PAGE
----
I know this has gone on for quite a while, but at this point I need to mention UKIP. Because I voted to Leave in the EU membership referendum, my choice was between either the Conservatives or UKIP – all the other main parties were pro-EU, and thus could not be trusted. For a while, I wasn’t totally sure who to go with, but then the local election results came (I didn’t vote in those, by the way, because all the local candidates in my town were leftists) and UKIP were resoundingly crushed. Because of that I felt I had no choice but to support the Conservatives in order to see Brexit go through. And then, when they released their manifesto, I just couldn’t reconcile their ideas with my own views or principles, so I considered either voting UKIP or spoiling my ballot in protest. Either reading the main points of UKIP’s manifesto, however, I decided it was better than the Tories – and that they can’t possibly fuck up worse than the Tories did – so I decided to vote for them, even though I knew the party was done for. And sure enough, UKIP tanked in the general election, winning no seats and taking an 11% drop in the vote share, which led the party leader, Paul Nuttal, to resign after only six months in office. However, some are suggesting that UKIP may yet become the benefactor of this disastrous general election, as former leader Nigel Farage has hinted that he may return to politics and to UKIP if he thinks the current government will compromise our exit from the European Union. Given the options available to me in today’s political climate, if this turns out to be true, I would be happy to support Farage and UKIP for the foreseeable future.

Overall, this election was an unfortunate one for everyone: neither Labour nor the Tories won, the other parties suffered significant losses (including the Liberal Democrats, whose former leader Nick Clegg famously lost his seat), and we are about to enter into what is technically a minority government propped up by the DUP, with an emboldened left-wing opposition, and a tumultous political climate where progress on Brexit is in danger of being pushed back. There is even talk of Theresa May being “done for”, with her being expected to resign within the remainder of this year and a new Tory leadership contest down the line is already being speculated. Whatever your views on either of the parties, or on Brexit for that matter, this will most likely go down in history as a major failure for the Tories, and May will come to be seen as a uniquely terrible Tory leader and arrogant Prime Minister. And all the while, I suspect that my country is not heading in a good direction regarding liberty, and perhaps would not have fared much better in that regard whether you voted left or right.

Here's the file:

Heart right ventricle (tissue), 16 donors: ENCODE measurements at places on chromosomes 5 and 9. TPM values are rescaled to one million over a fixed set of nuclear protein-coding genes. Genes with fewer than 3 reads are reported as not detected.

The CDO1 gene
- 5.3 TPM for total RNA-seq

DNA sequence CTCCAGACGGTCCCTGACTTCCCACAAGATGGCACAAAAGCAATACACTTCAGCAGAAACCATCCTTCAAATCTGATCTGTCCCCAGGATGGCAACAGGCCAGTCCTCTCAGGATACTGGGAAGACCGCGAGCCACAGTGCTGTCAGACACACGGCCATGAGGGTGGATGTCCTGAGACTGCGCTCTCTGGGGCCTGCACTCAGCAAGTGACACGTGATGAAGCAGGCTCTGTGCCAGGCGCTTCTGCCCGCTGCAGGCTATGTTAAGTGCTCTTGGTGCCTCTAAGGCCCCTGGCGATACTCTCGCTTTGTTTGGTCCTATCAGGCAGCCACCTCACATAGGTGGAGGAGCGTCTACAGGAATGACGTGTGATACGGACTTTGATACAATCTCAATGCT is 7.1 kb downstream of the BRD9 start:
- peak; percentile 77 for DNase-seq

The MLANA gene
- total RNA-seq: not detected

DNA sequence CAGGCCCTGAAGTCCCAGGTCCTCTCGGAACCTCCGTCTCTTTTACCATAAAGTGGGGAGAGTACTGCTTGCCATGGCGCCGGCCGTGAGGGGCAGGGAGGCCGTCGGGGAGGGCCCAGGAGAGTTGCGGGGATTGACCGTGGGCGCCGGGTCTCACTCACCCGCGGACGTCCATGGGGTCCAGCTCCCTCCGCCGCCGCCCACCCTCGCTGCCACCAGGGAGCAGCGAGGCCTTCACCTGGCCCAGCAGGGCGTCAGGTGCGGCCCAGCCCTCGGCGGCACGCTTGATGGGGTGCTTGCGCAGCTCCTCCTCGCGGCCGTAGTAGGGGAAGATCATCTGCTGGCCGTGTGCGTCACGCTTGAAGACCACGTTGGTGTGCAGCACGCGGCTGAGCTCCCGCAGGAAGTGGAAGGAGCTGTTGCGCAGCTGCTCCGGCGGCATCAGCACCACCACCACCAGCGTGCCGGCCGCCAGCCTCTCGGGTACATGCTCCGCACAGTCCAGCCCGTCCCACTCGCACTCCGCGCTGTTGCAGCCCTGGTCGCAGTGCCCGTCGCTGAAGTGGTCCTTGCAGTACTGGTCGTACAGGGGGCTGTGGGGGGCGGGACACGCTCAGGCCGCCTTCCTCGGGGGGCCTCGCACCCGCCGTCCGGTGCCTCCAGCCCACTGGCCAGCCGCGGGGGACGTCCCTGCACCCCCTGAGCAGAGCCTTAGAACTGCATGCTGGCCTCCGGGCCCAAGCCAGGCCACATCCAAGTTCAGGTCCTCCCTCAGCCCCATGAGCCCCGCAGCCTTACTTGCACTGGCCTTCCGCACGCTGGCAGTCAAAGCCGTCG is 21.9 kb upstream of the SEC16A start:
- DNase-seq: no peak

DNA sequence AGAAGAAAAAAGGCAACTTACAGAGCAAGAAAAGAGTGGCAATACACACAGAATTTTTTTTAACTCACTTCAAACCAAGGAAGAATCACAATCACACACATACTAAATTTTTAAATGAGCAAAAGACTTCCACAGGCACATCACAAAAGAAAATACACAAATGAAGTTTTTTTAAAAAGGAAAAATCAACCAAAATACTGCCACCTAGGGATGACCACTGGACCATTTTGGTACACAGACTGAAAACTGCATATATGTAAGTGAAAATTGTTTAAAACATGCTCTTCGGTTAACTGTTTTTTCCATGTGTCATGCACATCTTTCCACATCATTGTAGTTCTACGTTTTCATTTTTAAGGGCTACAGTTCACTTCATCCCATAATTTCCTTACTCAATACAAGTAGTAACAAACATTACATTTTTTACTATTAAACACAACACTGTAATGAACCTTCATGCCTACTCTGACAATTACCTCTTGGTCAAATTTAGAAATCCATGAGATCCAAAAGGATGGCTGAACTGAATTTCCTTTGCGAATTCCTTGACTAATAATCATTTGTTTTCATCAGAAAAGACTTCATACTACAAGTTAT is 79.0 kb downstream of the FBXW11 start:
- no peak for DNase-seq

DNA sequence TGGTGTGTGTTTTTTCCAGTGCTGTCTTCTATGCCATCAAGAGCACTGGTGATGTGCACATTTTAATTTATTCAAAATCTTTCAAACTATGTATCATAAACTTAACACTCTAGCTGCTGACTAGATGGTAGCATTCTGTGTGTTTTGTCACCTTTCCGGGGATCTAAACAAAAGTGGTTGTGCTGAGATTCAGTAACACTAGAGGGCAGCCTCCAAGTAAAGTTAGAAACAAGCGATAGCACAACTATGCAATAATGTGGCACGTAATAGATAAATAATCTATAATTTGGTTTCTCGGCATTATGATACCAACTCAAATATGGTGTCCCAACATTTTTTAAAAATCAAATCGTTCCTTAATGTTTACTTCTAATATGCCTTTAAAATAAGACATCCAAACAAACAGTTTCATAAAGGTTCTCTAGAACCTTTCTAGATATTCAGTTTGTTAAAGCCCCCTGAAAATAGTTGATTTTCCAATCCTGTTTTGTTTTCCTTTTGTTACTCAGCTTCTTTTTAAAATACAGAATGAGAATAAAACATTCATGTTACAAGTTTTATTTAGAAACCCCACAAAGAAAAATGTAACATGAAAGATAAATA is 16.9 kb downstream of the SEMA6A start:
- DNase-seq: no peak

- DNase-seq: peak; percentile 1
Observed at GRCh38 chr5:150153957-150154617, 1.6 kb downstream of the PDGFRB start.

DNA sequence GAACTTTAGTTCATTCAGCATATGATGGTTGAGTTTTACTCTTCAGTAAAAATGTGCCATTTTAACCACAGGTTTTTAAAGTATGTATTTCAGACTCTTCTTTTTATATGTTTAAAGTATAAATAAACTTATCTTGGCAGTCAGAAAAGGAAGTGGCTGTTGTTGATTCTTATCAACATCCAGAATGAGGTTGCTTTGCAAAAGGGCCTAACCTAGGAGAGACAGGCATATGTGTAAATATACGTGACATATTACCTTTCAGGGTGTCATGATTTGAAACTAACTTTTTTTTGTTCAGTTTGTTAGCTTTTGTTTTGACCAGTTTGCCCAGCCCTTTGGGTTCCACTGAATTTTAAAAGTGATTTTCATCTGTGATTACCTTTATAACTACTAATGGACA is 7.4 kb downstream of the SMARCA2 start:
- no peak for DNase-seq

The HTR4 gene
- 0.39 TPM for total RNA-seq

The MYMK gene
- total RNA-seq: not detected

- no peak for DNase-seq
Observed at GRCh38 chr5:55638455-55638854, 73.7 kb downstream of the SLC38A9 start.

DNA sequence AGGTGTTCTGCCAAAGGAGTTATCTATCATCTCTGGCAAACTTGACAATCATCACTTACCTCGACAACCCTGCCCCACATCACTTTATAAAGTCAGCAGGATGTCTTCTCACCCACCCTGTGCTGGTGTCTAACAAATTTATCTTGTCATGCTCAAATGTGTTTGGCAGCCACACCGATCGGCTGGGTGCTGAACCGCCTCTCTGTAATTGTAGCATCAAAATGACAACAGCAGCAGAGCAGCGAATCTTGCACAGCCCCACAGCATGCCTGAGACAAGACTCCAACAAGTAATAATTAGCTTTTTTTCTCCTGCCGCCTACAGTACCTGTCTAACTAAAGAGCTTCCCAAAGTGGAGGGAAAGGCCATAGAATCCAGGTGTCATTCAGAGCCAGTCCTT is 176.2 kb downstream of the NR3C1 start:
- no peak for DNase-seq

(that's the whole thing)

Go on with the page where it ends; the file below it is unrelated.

Pictured: the only sensible conclusion

When shit hits the fan

I did not plan to write something like this right now, and I am still supposed to working on my next post about Satanism and all that, but something happened recently that hit somewhat close to home, and I have reflected on it, as well as the reaction and possible ramifications.

As I’m sure you know, there was a terrorist attack on an Ariana Grande concert in Manchester in which 22 people were killed, including children who have been subject to horrific injuries. It was a suicide attack carried out by a 22 year old man named Salman Abedi, and the possibility that he was operating as part of a wider terror plot rather than as a lone wolf is seriously being considered. I have two people who I work with who are from Manchester who have been talking about it yesterday, and I’m sure have contacted their relatives to see if everything is OK. As of today, the terror threat level in the UK has been raised to Critical, meaning that more terrorist attacks are expected to occur very soon. The country is putting itself on high alert, and there’s talk of troops being sent to patrol the streets as though this country has turned into fucking Israel!